Quick viewing(Text Mode)

Light and the Electromagnetic Spectrum

Science Enhanced Scope and Sequence – Physical

Light and the Electromagnetic

Strand Transverse Topic Investigating light Primary SOL PS.9 The student will investigate and understand the characteristics of transverse waves. Key concepts include a) , , speed, amplitude, crest, and trough; d) the . Related SOL PS.1 The student will demonstrate an understanding of scientific reasoning, logic, and the nature of science by planning and conducting investigations in which e) numbers are expressed in scientific notation where appropriate; f) independent and dependent variables, constants, controls, and repeated trials are identified; g) data tables showing the independent and dependent variables, derived quantities, and the number of trials are constructed and interpreted; j) valid conclusions are made after analyzing data; k) research methods are used to investigate practical problems and questions; l) experimental results are presented in appropriate written form; n) current applications of physical science concepts are used. PS.9 The student will investigate and understand the characteristics of transverse waves. Key concepts include b) the behavior of light; c) images formed by and ; e) technological applications of light.

Background Transverse waves transfer in a direction to the direction of disturbance in the medium. A vibrating rope is an example of a . Although all points on the rope itself will only move up and down, wave pulses move perpendicularly along the length of the rope. Electromagnetic waves, such as light, are examples of transverse waves. Transverse waves can be characterized by their properties, including their wavelength, frequency, speed, amplitude, crest, and trough. The wave speed is the speed with which a pulse moves along the rope. Wave speed (m/s) is the product of wavelength (m) and frequency (s). A wavelength is the distance from one peak, or crest, to the next. This is the same as the distance from one dip, or trough, to the next. The of light is determined by its wavelength. Frequency of waves refers to how many peaks pass a point in a given , usually one second. The amount of energy a wave carries is measured by its amplitude. The amplitude is equal to the height of the crest of the wave above the rest position. The of a light will depend on its amplitude. The electromagnetic spectrum is the range of possible of electromagnetic . The in the electromagnetic spectrum vary in size from very long waves the size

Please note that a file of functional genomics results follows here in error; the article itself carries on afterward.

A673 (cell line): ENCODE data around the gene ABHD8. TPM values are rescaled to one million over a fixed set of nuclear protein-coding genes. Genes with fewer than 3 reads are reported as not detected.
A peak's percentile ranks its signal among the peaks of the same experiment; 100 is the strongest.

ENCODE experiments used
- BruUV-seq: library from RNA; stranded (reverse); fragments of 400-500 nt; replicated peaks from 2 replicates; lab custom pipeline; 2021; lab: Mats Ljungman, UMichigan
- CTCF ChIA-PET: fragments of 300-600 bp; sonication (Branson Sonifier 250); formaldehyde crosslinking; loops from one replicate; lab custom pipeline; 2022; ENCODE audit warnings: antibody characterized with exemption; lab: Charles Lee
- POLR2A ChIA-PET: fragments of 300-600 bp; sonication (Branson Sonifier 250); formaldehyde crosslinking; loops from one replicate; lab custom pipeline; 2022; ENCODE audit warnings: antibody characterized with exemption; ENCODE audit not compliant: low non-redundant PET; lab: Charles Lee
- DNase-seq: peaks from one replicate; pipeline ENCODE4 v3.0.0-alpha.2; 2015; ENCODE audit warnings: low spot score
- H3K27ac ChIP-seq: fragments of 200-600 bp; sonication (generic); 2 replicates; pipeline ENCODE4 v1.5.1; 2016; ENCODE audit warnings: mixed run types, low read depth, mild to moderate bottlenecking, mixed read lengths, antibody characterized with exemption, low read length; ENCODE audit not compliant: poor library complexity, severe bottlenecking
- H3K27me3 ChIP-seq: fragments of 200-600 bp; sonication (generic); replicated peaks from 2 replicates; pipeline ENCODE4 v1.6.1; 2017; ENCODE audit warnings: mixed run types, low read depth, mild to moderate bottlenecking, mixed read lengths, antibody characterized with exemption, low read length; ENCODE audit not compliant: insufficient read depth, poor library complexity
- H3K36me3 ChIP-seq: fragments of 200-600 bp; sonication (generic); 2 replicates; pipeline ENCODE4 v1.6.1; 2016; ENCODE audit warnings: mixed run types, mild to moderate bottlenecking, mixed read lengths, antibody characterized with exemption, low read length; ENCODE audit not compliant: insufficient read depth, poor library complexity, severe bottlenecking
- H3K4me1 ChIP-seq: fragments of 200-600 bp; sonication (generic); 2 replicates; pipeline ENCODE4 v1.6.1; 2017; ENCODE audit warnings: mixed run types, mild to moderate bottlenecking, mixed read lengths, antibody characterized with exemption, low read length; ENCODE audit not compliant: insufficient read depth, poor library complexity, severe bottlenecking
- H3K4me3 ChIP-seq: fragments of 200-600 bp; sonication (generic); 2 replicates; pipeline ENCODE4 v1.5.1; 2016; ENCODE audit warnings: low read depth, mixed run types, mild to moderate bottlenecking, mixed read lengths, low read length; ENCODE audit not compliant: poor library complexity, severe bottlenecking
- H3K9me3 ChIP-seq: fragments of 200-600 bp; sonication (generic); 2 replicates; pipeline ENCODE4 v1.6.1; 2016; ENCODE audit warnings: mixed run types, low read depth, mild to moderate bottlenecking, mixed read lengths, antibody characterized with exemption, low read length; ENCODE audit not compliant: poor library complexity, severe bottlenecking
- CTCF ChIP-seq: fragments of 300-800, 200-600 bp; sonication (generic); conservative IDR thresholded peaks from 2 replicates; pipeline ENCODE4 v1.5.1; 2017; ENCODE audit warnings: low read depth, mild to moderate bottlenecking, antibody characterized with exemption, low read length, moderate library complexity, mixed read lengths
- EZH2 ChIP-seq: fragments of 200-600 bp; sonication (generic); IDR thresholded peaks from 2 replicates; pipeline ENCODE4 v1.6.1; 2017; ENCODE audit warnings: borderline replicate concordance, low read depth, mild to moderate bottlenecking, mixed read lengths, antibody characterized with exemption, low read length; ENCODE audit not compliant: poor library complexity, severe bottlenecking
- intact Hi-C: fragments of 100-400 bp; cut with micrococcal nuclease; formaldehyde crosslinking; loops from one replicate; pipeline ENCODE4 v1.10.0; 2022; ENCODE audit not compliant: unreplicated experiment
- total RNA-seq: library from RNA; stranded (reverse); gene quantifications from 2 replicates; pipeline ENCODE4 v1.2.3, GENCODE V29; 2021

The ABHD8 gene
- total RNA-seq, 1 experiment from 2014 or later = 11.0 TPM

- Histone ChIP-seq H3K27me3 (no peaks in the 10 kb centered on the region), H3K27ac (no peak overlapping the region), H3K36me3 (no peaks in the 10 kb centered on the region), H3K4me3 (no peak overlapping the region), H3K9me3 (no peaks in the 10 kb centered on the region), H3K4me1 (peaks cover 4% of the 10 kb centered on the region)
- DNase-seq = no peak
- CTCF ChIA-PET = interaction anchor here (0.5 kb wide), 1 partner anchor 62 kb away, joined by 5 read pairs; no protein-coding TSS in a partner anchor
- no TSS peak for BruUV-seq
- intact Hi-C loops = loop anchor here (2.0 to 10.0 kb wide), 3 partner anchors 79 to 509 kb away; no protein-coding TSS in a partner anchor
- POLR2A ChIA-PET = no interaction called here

Virginia Department of Education © 2012 1 Science Enhanced Scope and Sequence – Physical Science of buildings, to very short gamma-rays smaller than the size of the nucleus of an . Visible light is also represented within the electromagnetic spectrum, and each of the we see corresponds to a different wavelength of light. Concave and convex lenses and mirrors are used to bend light rays and, thereby, change the focal point. These curved mirrors and lenses will enlarge or reduce the size of the image. , eyeglasses, many rear-view mirrors on vehicles, and our own are examples of concave and convex lenses and mirrors.

Materials • Three small mirrors, a convex , and a concave lens for each group • Target for each group • Light source, such as a very strong flashlight, filmstrip , or a pen (if available) • Long spring • Masking tape • Timer